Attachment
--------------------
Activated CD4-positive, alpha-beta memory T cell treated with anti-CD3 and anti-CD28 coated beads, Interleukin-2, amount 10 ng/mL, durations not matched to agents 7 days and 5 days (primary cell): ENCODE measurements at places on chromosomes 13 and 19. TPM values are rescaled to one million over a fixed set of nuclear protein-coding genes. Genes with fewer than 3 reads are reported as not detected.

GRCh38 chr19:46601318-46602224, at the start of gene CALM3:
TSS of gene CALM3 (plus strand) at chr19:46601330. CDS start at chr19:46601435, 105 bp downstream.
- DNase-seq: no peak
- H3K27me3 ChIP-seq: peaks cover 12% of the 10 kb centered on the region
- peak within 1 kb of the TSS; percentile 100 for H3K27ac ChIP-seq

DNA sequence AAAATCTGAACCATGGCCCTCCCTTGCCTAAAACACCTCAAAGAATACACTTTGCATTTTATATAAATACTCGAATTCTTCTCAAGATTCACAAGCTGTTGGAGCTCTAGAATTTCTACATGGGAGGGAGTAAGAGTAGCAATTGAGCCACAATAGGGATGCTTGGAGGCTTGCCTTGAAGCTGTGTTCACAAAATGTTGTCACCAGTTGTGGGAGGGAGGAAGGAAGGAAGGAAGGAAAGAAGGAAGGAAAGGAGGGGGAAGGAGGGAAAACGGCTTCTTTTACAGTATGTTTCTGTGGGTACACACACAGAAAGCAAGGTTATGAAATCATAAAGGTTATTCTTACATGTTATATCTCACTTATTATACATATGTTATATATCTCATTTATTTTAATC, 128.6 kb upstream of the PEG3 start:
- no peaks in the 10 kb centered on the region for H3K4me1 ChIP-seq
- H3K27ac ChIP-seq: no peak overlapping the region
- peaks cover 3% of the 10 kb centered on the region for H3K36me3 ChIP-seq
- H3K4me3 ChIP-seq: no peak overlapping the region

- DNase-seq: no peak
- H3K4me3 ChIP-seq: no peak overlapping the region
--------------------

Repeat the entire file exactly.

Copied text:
Activated CD4-positive, alpha-beta memory T cell treated with anti-CD3 and anti-CD28 coated beads, Interleukin-2, amount 10 ng/mL, durations not matched to agents 7 days and 5 days (primary cell): ENCODE measurements at places on chromosomes 13 and 19. TPM values are rescaled to one million over a fixed set of nuclear protein-coding genes. Genes with fewer than 3 reads are reported as not detected.

GRCh38 chr19:46601318-46602224, at the start of gene CALM3:
TSS of gene CALM3 (plus strand) at chr19:46601330. CDS start at chr19:46601435, 105 bp downstream.
- DNase-seq: no peak
- H3K27me3 ChIP-seq: peaks cover 12% of the 10 kb centered on the region
- peak within 1 kb of the TSS; percentile 100 for H3K27ac ChIP-seq

DNA sequence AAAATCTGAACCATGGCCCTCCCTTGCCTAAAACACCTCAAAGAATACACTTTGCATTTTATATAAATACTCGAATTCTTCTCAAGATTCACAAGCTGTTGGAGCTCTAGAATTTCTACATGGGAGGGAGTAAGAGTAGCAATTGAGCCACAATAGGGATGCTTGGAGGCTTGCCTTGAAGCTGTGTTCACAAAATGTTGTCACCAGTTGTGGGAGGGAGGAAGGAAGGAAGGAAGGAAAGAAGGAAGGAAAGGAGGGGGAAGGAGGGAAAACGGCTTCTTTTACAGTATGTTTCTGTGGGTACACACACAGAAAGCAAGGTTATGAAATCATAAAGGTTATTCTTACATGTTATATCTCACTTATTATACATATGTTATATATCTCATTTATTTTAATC, 128.6 kb upstream of the PEG3 start:
- no peaks in the 10 kb centered on the region for H3K4me1 ChIP-seq
- H3K27ac ChIP-seq: no peak overlapping the region
- peaks cover 3% of the 10 kb centered on the region for H3K36me3 ChIP-seq
- H3K4me3 ChIP-seq: no peak overlapping the region

- DNase-seq: no peak
- H3K4me3 ChIP-seq: no peak overlapping the region